Behavioral questions asked during the interview are designed to extract how you exhibit those behaviors. Take adaptability, for instance. According to LinkedIn Talent Solutions, the top question designed to determine how adaptable you are is: “Tell me about a time when you were asked to do something you had never done before. How did you react? What did you learn?” Imagine, for a moment, you are on the other end of the interview. How adaptable is an adult services librarian who refuses to cancel storytime because the performer is a no-show and steps in with their back-up picture book routine? Very adaptable! This is exactly the answer Brookes looks for in her applicants, “The ability to respond and adapt to quickly changing environments—you just never know who is going to walk through your door on a given day! Our staff must be comfortable working in gray areas. We like people who are focused on finding solutions for the customer.” Brookes says.
Lastly, remember that although your résumé earned you a seat at the interview; the résumé cannot speak for you. This applies to those who are new to the industry as well as those with years of solid library experience. With hundreds of résumés and time constraints of the interviewers, you must reiterate, repeat, and emphasize correlations between your experience, ambition, and passion to the position you seek. Mendez looks to see if applicants have done their homework, “During the interview, I expect the candidate to listen to the question that is asked and answer it. Many times, interviewees think they know what is being asked and answer too quickly without answering the true question. I also look for candidates to know the job description or job they are applying for. I expect that candidates have done research on the library and are aware of the programs and resources that we offer. I also expect candidates to ask a few questions at the end of the interview.”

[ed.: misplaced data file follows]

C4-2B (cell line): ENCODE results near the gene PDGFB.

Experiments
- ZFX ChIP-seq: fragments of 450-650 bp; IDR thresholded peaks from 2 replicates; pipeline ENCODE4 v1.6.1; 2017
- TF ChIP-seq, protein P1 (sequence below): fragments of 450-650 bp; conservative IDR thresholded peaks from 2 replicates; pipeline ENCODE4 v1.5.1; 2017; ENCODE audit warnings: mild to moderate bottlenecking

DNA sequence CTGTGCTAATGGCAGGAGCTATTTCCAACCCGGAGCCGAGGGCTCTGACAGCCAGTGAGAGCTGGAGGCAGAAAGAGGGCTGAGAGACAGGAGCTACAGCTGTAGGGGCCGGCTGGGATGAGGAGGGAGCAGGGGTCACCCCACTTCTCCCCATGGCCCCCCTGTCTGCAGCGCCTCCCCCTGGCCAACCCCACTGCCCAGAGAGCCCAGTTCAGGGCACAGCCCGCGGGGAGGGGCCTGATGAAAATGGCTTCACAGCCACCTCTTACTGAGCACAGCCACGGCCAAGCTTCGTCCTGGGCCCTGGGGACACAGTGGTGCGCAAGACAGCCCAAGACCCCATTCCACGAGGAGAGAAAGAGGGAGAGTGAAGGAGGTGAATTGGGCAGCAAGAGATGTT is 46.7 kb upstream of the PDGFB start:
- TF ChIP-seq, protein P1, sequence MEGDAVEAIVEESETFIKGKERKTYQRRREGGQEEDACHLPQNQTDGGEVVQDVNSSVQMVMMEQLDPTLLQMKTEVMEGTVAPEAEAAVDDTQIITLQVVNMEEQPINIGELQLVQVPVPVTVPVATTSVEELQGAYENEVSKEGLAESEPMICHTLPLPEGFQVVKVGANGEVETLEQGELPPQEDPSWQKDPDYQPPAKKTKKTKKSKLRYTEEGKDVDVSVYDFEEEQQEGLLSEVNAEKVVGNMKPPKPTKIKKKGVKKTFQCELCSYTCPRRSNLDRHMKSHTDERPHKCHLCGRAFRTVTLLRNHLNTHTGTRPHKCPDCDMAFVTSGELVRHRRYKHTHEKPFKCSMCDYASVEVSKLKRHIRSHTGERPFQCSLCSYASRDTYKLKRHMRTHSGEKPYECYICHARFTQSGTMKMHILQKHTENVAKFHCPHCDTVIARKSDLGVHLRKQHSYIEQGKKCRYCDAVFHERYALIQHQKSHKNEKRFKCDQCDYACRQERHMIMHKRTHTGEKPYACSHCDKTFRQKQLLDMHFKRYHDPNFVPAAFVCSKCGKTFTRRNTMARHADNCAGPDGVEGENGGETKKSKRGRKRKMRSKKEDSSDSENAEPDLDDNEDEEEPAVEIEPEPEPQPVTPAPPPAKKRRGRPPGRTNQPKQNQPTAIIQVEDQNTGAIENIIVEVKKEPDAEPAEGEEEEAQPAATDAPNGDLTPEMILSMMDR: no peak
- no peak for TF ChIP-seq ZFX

If you are looking for feedback on your résumé or practice interviewing, seek assistance from colleagues or mentors. You can do this through reaching out to your state or local library association, ALA’s Education & Careers, and PLA’s Professional Tools. Quite often you can find résumé clinics at any of the library association conferences. For all applicants, remember that hiring managers want you to succeed during the interview and show your best self so they can identify the best candidate for the job. Whether you are new to the workforce, new to libraries, or have been in the same library job for many years and are looking for a change, keep these tips in mind when you start looking for your next best job and lastly, never give up because the right job for you could be the next job ad you see!
Note: All direct quotes are from email with author on 9/16/18.